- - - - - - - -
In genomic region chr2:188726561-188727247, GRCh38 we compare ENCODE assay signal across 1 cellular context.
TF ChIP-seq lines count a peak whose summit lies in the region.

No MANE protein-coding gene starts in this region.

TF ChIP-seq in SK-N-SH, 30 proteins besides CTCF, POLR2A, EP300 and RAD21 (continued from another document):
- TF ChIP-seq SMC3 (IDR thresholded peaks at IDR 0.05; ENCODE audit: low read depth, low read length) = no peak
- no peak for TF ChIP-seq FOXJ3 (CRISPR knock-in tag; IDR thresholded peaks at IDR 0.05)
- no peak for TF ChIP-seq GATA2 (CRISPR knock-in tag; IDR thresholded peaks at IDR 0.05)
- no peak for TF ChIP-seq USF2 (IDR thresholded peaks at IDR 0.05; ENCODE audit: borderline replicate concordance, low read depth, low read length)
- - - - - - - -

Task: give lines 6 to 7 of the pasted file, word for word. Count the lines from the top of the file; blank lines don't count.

- no peak for TF ChIP-seq FOXJ3 (CRISPR knock-in tag; IDR thresholded peaks at IDR 0.05)
- no peak for TF ChIP-seq GATA2 (CRISPR knock-in tag; IDR thresholded peaks at IDR 0.05)